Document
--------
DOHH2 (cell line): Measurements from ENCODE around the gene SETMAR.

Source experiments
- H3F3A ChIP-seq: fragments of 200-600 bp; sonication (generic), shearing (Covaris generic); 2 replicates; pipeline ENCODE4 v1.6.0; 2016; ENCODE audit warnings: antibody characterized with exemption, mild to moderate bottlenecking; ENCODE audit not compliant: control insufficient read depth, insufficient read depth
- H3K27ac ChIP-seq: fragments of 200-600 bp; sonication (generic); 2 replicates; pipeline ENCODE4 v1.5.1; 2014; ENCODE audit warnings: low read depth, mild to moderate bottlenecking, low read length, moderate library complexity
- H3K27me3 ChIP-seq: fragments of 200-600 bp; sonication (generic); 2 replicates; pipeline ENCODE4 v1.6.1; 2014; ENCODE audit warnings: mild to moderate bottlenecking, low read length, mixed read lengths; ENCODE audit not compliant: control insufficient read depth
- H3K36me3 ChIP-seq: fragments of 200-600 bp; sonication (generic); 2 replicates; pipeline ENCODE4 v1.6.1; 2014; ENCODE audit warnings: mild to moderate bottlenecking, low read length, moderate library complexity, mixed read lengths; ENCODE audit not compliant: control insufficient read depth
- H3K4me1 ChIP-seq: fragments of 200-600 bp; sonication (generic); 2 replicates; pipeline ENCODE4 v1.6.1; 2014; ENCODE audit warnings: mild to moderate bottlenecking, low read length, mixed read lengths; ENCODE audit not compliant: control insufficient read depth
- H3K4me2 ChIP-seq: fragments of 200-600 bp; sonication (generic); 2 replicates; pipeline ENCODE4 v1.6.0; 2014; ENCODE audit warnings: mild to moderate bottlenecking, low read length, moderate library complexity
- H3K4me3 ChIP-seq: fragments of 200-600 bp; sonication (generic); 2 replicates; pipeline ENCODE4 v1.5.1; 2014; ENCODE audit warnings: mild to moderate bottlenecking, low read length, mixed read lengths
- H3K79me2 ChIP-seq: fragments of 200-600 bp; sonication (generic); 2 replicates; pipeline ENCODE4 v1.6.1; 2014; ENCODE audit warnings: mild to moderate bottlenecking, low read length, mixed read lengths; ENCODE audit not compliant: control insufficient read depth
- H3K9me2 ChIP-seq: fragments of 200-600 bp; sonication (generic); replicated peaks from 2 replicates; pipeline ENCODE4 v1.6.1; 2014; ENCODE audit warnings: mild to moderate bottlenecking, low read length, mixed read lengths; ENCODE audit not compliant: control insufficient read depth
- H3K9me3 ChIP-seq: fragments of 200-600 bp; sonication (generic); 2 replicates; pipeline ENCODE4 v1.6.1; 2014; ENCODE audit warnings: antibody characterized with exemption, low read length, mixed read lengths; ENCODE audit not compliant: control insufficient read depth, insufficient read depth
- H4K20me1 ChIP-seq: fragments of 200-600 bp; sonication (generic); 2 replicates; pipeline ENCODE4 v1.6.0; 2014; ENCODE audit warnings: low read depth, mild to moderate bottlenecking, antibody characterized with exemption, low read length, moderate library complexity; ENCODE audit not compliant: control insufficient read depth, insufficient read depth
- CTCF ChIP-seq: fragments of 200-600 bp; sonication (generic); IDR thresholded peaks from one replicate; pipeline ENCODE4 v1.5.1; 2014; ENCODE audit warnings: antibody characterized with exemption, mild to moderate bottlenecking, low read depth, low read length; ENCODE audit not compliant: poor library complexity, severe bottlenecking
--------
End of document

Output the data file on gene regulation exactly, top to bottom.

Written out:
DOHH2 (cell line): Measurements from ENCODE around the gene SETMAR.

Source experiments
- H3F3A ChIP-seq: fragments of 200-600 bp; sonication (generic), shearing (Covaris generic); 2 replicates; pipeline ENCODE4 v1.6.0; 2016; ENCODE audit warnings: antibody characterized with exemption, mild to moderate bottlenecking; ENCODE audit not compliant: control insufficient read depth, insufficient read depth
- H3K27ac ChIP-seq: fragments of 200-600 bp; sonication (generic); 2 replicates; pipeline ENCODE4 v1.5.1; 2014; ENCODE audit warnings: low read depth, mild to moderate bottlenecking, low read length, moderate library complexity
- H3K27me3 ChIP-seq: fragments of 200-600 bp; sonication (generic); 2 replicates; pipeline ENCODE4 v1.6.1; 2014; ENCODE audit warnings: mild to moderate bottlenecking, low read length, mixed read lengths; ENCODE audit not compliant: control insufficient read depth
- H3K36me3 ChIP-seq: fragments of 200-600 bp; sonication (generic); 2 replicates; pipeline ENCODE4 v1.6.1; 2014; ENCODE audit warnings: mild to moderate bottlenecking, low read length, moderate library complexity, mixed read lengths; ENCODE audit not compliant: control insufficient read depth
- H3K4me1 ChIP-seq: fragments of 200-600 bp; sonication (generic); 2 replicates; pipeline ENCODE4 v1.6.1; 2014; ENCODE audit warnings: mild to moderate bottlenecking, low read length, mixed read lengths; ENCODE audit not compliant: control insufficient read depth
- H3K4me2 ChIP-seq: fragments of 200-600 bp; sonication (generic); 2 replicates; pipeline ENCODE4 v1.6.0; 2014; ENCODE audit warnings: mild to moderate bottlenecking, low read length, moderate library complexity
- H3K4me3 ChIP-seq: fragments of 200-600 bp; sonication (generic); 2 replicates; pipeline ENCODE4 v1.5.1; 2014; ENCODE audit warnings: mild to moderate bottlenecking, low read length, mixed read lengths
- H3K79me2 ChIP-seq: fragments of 200-600 bp; sonication (generic); 2 replicates; pipeline ENCODE4 v1.6.1; 2014; ENCODE audit warnings: mild to moderate bottlenecking, low read length, mixed read lengths; ENCODE audit not compliant: control insufficient read depth
- H3K9me2 ChIP-seq: fragments of 200-600 bp; sonication (generic); replicated peaks from 2 replicates; pipeline ENCODE4 v1.6.1; 2014; ENCODE audit warnings: mild to moderate bottlenecking, low read length, mixed read lengths; ENCODE audit not compliant: control insufficient read depth
- H3K9me3 ChIP-seq: fragments of 200-600 bp; sonication (generic); 2 replicates; pipeline ENCODE4 v1.6.1; 2014; ENCODE audit warnings: antibody characterized with exemption, low read length, mixed read lengths; ENCODE audit not compliant: control insufficient read depth, insufficient read depth
- H4K20me1 ChIP-seq: fragments of 200-600 bp; sonication (generic); 2 replicates; pipeline ENCODE4 v1.6.0; 2014; ENCODE audit warnings: low read depth, mild to moderate bottlenecking, antibody characterized with exemption, low read length, moderate library complexity; ENCODE audit not compliant: control insufficient read depth, insufficient read depth
- CTCF ChIP-seq: fragments of 200-600 bp; sonication (generic); IDR thresholded peaks from one replicate; pipeline ENCODE4 v1.5.1; 2014; ENCODE audit warnings: antibody characterized with exemption, mild to moderate bottlenecking, low read depth, low read length; ENCODE audit not compliant: poor library complexity, severe bottlenecking